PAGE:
Report from the Field:
Steady and Strong Growth at Central American Food Banks
By: Chris Rebstock, Senior Vice President of Network Development
I recently traveled to Central America to help support food bank development and expansion in Costa Rica, El Salvador, and Guatemala. My mission: look, listen and learn, and provide GFN support to help food bank leaders in these countries expand operations to feed the hungry and increase impact.
It’s a great experience to witness the evolution of food banking in a country, so I was really excited to have the opportunity to return to Guatemala after several years to work with the leaders of Banco de Alimentos de Guatemala (BAG) to recertify the food bank. BAG has been a member of GFN since 2010. The six-year-old food bank – headquartered in Guatemala City – is in expansion mode. Last year, BAG launched a second operation in in the town of Quetzaltenango, the second largest city in Guatemala. There, the food bank has established a warehouse to distribute food to local agencies throughout several communities in the western part of the country. Plans are under development for the establishment of a third operation to target the eastern part of the country.
One of the highlights of my trip was a meeting of the food bank’s board of directors in which Lucy Lainfiesta, Guatemala’s Minister of Social Development, and Luis Enrique Monterroso, the Secretary of Food and Nutrition Security participated. The meeting provided an opportunity to discuss ways government can help support the growth of food banking in Guatemala. Ms. Lainfiesta expressed her openness to investigate ways to integrate government and civil society efforts to address the serious problem of hunger and malnutrition in Guatemala. Food banking works best when it utilizes resources from all three sectors of society - private, government and civil society - so this was an important step in the right direction for food banking in this country.
A major challenge in Guatemala is the lack of food processing, manufacturing and cold chain. For further growth, the food bank will need to find resources to create cold chain for all stages of the food banking distribution infrastructure - from the food bank warehouses and trucks to the agencies to the families they feed. This will enable the food bank to accept donations of perishable foods, which are widely available in the form of fresh produce, as well as some packaged goods.
Finally, and most gratifying for me, I had the opportunity to visit several of the wonderful beneficiary institutions that receive food from the food bank - schools that provide opportunities to underprivileged children, a private orphanage that serves children who might otherwise get lost in the system, and a community organization that provides food, other resources, and hope to residents in a very poor area of Guatemala City. The unifying quality of each of these organizations is hope and optimism. They represent committed individuals who do incredible work with far too few resources. They, along with our good friends at Banco de Alimentos de Guatemala, inspire us to do our best at finding ways to help them do their work.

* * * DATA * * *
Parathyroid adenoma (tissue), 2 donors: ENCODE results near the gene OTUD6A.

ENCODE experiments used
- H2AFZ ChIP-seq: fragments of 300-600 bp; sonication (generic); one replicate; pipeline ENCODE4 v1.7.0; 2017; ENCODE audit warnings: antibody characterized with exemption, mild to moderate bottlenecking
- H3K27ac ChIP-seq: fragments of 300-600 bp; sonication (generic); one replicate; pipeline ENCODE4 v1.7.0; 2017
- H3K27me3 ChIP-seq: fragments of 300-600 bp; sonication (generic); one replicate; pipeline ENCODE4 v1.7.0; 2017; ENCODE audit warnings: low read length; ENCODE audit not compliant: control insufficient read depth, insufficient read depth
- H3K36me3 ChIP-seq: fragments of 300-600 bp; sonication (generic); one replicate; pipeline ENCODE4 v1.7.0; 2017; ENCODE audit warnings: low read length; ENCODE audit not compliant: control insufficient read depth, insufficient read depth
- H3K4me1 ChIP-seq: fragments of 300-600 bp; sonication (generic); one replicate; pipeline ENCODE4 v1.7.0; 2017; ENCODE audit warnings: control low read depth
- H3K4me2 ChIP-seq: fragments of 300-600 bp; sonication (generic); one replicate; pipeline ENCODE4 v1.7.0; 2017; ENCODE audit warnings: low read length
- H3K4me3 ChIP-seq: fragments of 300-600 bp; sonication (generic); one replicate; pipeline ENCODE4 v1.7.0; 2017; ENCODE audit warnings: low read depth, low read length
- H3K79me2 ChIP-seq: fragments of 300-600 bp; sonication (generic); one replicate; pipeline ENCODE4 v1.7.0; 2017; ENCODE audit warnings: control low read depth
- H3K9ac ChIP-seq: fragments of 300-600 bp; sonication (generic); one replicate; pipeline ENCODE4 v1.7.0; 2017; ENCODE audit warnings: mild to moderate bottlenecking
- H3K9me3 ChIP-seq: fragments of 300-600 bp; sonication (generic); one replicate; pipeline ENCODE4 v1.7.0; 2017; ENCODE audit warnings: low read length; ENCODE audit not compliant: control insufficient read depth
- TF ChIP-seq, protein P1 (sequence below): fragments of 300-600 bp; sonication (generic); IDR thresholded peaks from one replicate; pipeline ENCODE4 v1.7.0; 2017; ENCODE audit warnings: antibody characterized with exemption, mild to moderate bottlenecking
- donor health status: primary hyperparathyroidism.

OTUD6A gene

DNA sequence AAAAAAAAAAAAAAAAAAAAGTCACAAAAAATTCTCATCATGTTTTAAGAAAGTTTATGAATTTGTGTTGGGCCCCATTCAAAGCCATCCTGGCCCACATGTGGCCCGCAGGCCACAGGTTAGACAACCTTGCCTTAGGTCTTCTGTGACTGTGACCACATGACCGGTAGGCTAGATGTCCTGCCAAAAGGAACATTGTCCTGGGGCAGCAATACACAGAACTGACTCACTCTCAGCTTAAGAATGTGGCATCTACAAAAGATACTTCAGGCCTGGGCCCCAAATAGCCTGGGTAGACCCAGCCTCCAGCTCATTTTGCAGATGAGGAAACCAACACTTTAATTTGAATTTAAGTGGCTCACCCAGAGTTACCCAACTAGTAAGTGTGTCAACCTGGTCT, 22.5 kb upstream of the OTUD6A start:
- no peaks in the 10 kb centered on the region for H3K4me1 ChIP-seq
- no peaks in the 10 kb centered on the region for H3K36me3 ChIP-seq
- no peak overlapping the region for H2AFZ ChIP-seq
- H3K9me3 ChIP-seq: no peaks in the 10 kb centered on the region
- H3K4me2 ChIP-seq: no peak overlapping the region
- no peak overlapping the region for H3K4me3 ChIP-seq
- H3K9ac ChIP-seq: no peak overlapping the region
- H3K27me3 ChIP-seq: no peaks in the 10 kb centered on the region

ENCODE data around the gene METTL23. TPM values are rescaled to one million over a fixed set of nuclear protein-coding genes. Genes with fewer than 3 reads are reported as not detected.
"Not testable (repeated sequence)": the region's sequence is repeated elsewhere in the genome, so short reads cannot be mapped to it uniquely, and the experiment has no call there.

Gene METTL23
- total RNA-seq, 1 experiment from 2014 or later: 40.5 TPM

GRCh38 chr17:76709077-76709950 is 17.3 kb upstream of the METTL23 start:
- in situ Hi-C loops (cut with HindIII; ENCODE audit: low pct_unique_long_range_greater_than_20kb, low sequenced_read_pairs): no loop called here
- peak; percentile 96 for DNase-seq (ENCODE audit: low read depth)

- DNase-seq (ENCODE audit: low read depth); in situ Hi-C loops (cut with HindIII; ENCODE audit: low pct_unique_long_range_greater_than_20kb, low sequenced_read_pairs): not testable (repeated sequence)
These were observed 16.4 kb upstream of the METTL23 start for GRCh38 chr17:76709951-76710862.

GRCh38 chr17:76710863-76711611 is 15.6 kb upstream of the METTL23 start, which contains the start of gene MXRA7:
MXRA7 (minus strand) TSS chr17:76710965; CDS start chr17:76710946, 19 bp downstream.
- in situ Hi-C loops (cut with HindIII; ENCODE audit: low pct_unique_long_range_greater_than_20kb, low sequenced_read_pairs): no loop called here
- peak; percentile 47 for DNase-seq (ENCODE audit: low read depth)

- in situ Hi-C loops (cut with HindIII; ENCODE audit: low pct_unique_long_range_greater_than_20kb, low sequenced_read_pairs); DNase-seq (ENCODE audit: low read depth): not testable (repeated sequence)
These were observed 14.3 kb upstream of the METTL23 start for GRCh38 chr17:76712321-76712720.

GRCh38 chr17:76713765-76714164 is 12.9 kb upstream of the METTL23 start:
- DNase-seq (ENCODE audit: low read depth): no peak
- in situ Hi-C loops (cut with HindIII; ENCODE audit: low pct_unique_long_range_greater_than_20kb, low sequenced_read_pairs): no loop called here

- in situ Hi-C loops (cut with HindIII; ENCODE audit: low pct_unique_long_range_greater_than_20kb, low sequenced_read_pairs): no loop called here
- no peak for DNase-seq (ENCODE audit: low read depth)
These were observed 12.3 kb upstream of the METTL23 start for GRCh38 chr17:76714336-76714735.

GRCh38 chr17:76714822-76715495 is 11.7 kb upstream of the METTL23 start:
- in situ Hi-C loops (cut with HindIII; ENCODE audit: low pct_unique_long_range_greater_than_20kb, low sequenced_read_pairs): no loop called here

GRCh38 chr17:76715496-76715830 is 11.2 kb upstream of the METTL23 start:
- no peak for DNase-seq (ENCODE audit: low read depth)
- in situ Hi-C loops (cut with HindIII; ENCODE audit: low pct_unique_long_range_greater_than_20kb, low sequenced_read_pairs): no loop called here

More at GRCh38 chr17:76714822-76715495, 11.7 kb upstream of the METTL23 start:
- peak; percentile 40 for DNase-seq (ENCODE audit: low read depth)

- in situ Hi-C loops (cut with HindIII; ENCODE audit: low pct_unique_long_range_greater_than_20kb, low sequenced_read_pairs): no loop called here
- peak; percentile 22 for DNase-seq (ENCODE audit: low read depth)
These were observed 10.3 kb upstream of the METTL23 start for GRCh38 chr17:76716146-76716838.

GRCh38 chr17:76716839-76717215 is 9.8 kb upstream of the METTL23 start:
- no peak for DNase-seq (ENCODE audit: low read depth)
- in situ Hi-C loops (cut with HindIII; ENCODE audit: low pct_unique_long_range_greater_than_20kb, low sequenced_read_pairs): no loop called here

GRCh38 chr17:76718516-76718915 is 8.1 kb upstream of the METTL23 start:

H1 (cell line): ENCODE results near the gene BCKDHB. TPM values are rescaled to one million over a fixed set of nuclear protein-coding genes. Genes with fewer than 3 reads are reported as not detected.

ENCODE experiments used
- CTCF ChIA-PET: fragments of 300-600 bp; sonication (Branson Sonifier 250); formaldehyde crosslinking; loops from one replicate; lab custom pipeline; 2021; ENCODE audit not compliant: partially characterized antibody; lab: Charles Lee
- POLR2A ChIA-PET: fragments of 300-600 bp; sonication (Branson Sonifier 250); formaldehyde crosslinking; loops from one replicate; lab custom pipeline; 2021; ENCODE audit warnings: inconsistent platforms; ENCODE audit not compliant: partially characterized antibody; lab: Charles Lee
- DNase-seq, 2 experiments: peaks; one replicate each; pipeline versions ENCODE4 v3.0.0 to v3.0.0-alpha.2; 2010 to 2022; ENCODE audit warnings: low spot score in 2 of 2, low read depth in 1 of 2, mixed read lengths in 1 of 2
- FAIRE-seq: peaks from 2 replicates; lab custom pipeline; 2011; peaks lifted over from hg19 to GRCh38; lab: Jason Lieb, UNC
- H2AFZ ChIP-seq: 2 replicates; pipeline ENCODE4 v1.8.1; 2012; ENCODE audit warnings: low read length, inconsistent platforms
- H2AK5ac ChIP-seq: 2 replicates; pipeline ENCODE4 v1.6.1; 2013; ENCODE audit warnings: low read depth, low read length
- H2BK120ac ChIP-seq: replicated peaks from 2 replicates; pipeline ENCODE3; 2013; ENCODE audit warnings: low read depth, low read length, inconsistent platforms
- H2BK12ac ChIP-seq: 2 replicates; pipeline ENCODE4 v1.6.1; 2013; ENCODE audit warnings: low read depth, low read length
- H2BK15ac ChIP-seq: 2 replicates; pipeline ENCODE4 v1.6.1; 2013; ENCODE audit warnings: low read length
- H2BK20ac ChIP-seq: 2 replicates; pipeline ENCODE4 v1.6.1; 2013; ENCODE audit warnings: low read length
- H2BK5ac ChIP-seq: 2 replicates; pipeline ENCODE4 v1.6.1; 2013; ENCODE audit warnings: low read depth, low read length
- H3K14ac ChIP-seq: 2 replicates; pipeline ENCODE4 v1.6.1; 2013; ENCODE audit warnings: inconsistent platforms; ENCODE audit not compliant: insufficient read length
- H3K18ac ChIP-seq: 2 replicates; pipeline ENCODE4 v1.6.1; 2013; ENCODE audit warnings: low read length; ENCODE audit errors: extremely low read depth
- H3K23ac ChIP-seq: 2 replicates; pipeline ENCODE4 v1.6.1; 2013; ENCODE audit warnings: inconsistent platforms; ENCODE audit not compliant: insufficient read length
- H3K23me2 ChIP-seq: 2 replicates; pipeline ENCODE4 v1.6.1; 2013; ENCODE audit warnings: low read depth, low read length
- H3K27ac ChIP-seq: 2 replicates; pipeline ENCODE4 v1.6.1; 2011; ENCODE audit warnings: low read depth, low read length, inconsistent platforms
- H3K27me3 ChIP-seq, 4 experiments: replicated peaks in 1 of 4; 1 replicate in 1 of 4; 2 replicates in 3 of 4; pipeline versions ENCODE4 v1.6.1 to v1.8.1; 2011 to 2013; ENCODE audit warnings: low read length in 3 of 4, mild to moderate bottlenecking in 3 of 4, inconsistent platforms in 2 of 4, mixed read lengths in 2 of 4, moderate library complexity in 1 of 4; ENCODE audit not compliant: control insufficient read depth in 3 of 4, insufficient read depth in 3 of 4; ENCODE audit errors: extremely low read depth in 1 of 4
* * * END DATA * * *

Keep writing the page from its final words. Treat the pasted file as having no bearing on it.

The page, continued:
|Chris Rebstock (left) pictured with food bank staff in Costa Rica and executives from Griffith Laboratories who presented the food bank with a $6,000 donation check.|
Banco de Alimentos, the food bank in Costa Rica, opened less than one year ago, and I’m happy to report, it’s progressing at a rapid pace. It’s already outgrown one building and will move to an even larger structure in 2013. The food bank is expanding both its resource base and the number of beneficiary institutions it serves, and ultimately, the number of people it helps. As would be expected, the food bank needs funds and other resources to enhance its capacity for accepting, handling, and distributing both shelf stable and perishable products.
There is plenty of great news to report from El Salvador. The food bank planning team, comprised of representatives from Walmart, Rayovac, Unilever, American Chamber of Commerce and others, has hired a general manager who is charged with finding a warehouse, a truck, and operating funds. The general response of the companies and NGOs that the planning team has met with is positive, and indications are that a viable food bank is likely. We have extended an invitation for the new general manager to join us at the Food Bank Leadership Institute in March, 2013 for further training and an opportunity to learn from other food bank leaders around the world.
Food Bank Development in Central America
One year ago, Guatemala was the only country in Central America with a food banking system. Today, food banks are operational in Guatemala, Costa Rica, Honduras, and Nicaragua, while El Salvador is on the path to opening their first food bank. GFN congratulates our good friends in each of these countries for their commitment, creativity, and strong resolve to eliminate food waste and feed hungry and malnourished people. We are proud to be associated with the teams in each of these countries and look forward to having the group together at the Food Bank Leadership Institute in March.
Explore and learn more about food banks throughout Latin America using our Find a Food Bank map.